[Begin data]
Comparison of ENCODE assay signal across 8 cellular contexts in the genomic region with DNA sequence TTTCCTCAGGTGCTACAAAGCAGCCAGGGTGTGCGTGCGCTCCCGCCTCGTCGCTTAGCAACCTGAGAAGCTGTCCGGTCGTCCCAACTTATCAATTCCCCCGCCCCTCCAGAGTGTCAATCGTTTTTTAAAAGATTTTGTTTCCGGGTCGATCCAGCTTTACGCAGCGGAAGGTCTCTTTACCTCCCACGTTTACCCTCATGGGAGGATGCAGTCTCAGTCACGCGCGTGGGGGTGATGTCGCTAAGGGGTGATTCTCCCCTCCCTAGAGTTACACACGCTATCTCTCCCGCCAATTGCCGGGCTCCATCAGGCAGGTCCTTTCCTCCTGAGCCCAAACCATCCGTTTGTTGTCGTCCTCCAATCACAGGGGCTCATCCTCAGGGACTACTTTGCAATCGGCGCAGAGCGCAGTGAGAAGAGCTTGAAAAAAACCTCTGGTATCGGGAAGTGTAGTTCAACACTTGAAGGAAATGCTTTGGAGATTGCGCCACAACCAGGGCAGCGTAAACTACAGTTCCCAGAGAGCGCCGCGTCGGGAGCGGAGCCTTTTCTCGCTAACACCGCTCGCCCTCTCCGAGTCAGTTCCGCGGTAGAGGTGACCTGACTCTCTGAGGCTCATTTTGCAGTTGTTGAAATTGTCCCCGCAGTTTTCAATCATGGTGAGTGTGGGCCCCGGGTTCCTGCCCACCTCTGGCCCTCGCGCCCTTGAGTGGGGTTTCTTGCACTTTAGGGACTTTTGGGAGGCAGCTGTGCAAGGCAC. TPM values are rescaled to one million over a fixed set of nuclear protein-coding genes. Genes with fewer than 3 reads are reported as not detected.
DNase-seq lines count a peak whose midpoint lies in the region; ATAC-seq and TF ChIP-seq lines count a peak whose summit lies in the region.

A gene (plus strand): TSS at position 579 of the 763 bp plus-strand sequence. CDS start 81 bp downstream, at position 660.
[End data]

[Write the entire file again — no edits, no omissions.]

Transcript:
Comparison of ENCODE assay signal across 8 cellular contexts in the genomic region with DNA sequence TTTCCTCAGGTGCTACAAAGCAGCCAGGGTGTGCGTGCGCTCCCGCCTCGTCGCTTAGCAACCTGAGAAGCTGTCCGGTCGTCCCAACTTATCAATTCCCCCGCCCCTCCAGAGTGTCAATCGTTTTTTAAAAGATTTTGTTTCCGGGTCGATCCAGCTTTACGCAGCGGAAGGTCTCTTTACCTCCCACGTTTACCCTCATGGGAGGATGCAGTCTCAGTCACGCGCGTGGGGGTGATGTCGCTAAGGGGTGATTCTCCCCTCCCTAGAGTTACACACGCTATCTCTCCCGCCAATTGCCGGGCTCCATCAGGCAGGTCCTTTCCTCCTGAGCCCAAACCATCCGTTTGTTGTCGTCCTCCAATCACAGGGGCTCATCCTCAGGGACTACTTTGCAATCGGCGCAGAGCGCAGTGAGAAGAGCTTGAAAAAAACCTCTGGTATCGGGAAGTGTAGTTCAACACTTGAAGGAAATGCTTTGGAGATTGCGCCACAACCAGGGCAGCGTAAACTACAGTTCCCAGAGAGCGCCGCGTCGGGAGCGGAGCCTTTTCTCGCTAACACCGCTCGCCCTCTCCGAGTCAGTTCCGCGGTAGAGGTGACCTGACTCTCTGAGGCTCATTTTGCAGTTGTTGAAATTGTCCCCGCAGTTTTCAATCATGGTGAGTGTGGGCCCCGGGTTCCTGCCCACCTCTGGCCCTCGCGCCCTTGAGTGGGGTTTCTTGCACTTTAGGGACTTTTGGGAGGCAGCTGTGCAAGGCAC. TPM values are rescaled to one million over a fixed set of nuclear protein-coding genes. Genes with fewer than 3 reads are reported as not detected.
DNase-seq lines count a peak whose midpoint lies in the region; ATAC-seq and TF ChIP-seq lines count a peak whose summit lies in the region.

A gene (plus strand): TSS at position 579 of the 763 bp plus-strand sequence. CDS start 81 bp downstream, at position 660.